15 Mar 2019

The Warrior Maiden by Melanie Dickerson Review

Hagenheim #9 
February 5th 2019, 320 Pages, Thomas Nelson 
Print, Ebook and Audio 

Genre: Historical Fiction 
Setting: Poland and Germany, Early 1400s 
She knew a woman was expected to marry, cook, and have children, not go to war. Can she manage to stay alive, save her mother, and keep the handsome son of a duke from discovering her secret?

When Mulan decides to take her father’s place in battle against the besieging Teutonic Knights, she realizes she has been preparing for this moment her whole life—and that her life, and her mother’s, depends on her success. As the adopted daughter of poor parents, she has little power in the world. If she can’t prove herself on the battlefield, she could face death—or, perhaps worse, marriage to the village butcher.

In her disguise as a young man, Mulan meets Wolfgang, the German duke’s son who is determined to save his people even if it means fighting against his own brother. Wolfgang is exasperated by the young soldier who seems to be one step away from disaster at all times—or showing Wolfgang up in embarrassing ways.

From rivals to reluctant friends, Mulan and Wolfgang begin to share secrets with one another. But war is an uncertain time and dreams can die as quickly as they are born. When Mulan receives word of danger back home, she must make the ultimate choice. Could she be the son her bitter father never had? Or would she become the strong young woman she has been created to be?

 My Rating: ⭐⭐⭐

I was not sure whether to give this book 3 or 4 stars. So I will ultimately settle for 3.6. Readers beware this review is going to be on the long side.

First off, I don't share the outrage of some over the 'cultural appropriation' of a Mulan story set in Germany and Poland. I believe stories have always traveled and passed along cultural and geographical boundaries. Besides of which, I'm a Brit and I can well attest how many of my country's great stories have been retold and adapted across the world. We don't have a copyright on Robin Hood, King Arthur or Shakespeare.

Anyway, without further ado. The story itself was quite good. The Romance was charming, and there was plenty of adventure and excitement.
As far as the characters went, at times I liked Mulan, at other times I wanted to slap her. She could be very inconsistent. I think by the end the author did a good job reconciling the warrior with a woman who could still be vulnerable, but at times she was just so changeable and getting annoyed over silly things. 
I kind of preferred Wolfgang, and the situation with his brother Steffan. At times he could be a bit of a jerk, yeah, but we was trying to do what he was raised and trained to. At least that's how I saw it.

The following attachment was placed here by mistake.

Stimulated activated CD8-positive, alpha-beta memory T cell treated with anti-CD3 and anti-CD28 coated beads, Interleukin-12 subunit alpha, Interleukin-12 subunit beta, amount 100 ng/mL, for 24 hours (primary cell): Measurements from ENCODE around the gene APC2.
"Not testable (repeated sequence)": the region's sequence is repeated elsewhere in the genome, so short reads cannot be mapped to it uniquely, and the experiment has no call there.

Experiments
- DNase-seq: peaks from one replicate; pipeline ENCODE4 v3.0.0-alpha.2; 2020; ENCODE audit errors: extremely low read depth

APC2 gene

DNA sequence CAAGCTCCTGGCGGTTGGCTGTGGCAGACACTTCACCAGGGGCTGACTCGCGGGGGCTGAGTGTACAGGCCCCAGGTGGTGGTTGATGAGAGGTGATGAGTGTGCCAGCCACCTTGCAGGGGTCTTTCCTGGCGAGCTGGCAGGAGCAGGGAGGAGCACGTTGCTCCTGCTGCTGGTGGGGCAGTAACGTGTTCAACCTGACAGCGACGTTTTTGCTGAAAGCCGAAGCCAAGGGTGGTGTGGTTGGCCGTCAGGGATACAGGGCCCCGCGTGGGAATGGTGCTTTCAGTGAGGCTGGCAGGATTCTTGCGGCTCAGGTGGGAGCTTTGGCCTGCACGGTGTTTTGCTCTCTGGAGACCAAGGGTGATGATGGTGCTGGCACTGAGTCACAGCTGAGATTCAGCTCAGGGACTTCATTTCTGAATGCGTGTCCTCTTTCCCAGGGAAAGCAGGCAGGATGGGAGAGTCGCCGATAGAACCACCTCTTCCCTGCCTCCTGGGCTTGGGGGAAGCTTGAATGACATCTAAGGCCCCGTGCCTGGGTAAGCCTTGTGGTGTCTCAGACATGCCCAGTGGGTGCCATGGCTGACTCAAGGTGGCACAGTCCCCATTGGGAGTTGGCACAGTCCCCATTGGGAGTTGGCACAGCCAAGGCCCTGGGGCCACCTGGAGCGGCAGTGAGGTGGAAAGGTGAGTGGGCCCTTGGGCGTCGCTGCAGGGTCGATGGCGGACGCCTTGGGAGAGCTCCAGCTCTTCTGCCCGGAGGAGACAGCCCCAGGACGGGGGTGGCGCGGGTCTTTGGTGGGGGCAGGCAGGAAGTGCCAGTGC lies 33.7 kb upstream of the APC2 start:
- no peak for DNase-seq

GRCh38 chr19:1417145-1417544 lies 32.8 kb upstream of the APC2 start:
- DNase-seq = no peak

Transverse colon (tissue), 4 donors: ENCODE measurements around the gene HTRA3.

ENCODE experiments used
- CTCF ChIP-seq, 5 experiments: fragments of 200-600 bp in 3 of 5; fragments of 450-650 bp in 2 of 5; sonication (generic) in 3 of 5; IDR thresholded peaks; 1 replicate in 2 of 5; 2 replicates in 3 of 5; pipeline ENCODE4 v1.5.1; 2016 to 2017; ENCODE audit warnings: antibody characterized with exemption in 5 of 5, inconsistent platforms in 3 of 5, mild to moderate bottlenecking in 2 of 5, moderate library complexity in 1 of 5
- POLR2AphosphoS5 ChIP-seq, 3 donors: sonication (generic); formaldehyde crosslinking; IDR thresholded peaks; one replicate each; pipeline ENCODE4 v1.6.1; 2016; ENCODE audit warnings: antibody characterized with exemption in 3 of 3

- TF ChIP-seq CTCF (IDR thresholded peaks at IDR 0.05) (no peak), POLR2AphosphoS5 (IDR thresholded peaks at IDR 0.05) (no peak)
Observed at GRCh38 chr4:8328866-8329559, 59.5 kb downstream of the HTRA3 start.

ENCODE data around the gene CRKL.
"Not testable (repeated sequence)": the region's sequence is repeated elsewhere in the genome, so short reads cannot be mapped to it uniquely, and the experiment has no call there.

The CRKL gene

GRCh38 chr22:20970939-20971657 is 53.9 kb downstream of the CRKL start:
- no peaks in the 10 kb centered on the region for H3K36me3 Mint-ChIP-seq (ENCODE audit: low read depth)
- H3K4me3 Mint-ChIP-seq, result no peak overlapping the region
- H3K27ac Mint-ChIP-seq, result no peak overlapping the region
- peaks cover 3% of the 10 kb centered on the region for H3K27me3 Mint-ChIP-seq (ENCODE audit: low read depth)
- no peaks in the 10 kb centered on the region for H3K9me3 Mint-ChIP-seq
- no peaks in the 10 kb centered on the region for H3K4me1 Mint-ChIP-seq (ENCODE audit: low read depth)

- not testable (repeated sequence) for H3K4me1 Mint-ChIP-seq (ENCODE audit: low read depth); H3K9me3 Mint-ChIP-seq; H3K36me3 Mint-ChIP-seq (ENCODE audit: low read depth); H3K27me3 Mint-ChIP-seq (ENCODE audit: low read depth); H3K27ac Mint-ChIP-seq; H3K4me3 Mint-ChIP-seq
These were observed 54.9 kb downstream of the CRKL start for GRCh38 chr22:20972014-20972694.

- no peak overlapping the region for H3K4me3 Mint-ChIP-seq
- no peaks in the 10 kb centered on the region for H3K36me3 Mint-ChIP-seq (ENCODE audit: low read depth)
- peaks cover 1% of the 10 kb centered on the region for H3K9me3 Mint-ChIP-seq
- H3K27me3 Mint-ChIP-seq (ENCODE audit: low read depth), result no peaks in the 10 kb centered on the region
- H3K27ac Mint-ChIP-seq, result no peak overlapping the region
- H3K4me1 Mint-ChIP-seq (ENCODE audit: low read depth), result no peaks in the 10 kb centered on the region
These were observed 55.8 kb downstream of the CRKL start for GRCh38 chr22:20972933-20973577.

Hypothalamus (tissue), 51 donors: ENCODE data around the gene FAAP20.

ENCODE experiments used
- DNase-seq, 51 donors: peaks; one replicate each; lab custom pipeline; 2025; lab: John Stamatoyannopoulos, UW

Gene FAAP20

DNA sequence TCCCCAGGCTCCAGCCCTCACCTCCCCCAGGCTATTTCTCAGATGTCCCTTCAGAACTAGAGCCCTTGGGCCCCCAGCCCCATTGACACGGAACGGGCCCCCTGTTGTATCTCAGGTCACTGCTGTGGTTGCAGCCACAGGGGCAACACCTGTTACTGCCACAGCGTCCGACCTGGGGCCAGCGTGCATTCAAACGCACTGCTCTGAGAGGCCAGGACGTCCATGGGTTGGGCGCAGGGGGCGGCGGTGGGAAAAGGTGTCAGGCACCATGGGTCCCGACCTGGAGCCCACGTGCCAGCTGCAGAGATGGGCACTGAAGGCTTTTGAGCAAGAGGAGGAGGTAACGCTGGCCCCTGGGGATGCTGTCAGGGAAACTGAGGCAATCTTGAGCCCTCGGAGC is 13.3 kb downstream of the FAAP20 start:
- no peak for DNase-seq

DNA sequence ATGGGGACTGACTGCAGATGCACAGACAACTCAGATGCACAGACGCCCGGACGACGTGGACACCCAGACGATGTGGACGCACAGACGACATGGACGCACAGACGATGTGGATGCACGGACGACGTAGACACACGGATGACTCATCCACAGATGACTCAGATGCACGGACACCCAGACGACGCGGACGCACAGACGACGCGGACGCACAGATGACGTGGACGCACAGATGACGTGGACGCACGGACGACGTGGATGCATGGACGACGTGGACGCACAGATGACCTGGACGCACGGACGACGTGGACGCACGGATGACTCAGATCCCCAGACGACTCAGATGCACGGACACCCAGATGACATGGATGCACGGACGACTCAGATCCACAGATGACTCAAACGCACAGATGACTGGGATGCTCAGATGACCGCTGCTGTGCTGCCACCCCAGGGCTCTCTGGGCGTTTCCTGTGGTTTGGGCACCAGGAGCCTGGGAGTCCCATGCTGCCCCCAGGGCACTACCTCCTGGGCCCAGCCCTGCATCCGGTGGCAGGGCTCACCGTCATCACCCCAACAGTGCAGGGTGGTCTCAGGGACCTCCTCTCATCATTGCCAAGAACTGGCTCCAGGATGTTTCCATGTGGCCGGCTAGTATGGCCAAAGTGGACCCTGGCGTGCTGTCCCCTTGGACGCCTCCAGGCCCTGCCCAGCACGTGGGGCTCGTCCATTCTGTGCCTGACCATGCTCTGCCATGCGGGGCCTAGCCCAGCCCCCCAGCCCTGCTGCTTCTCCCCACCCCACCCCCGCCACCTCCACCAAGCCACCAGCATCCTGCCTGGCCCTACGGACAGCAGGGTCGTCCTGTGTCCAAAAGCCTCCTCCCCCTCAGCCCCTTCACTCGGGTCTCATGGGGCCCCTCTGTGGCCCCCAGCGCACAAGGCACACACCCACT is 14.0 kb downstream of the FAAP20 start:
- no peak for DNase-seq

I also rather liked Andrei, Mulan's companion/Squire/Friend. He could do have his own story.

The battle scenes were well written- but- I found some of them very unrealistic at the same time.
The Grand Master of the Teutonic knights going into battle without any armour on. Just no. In fact, the elite military order of the Teutonic knights came over as pretty useless and incompetent for most of this story. At one point a division of them just gallop straight towards a line of archers.

Finally, whilst most of the details of the story were authentic, there were some inevitable modern Americanisms ('uh-huh' and 'yeah' and one character says 'girlfriend'). I note with some disappointment that this is the third Medieval Fairytale retelling by this author in which there's been a reference to potatoes.
Potato dumplings may be a traditional dish in Lithuania today, but they weren't in the 15th century because-we-did-not-have-potatoes-in-Medieval-Europe. None. Nada. They come from the Americas, specifically South America and could not have been known in Europe before they were introduced in the 16th century at least.

Also, I found some of the situations at the end rather questionable. For one thing, they really reminded me of the closing part of Ivanhoe by Walter Scott. Ivanhoe was good, but historically accurate it was anything but.
I've read that a person could only be tried for heresy by a church court: and the Teutonic knights were not a church court, and also the whole thing about a woman being accused of heresy taking part in combat did not wash with me.
Now, I know people are going to be thinking 'Joan of Arc' but there are plenty of examples from before her of women who took part in fighting and warfare and did not get into trouble for it.  It was not beyond the pale even then.
Its entirely possible that the author meant this to be a distortion of Christian and social ideals, as represented by the villain. At least I hope so.

Overall I did like The Warrior Maiden as an interesting spin on the Warrior Woman/Girl trope and the Mulan story. Some suspension of disbelief is required, as with most novels.

Thanks to BookLook Bloggers for allowing me to request this title. I was not required to write a positive review and all opinions expressed are my own

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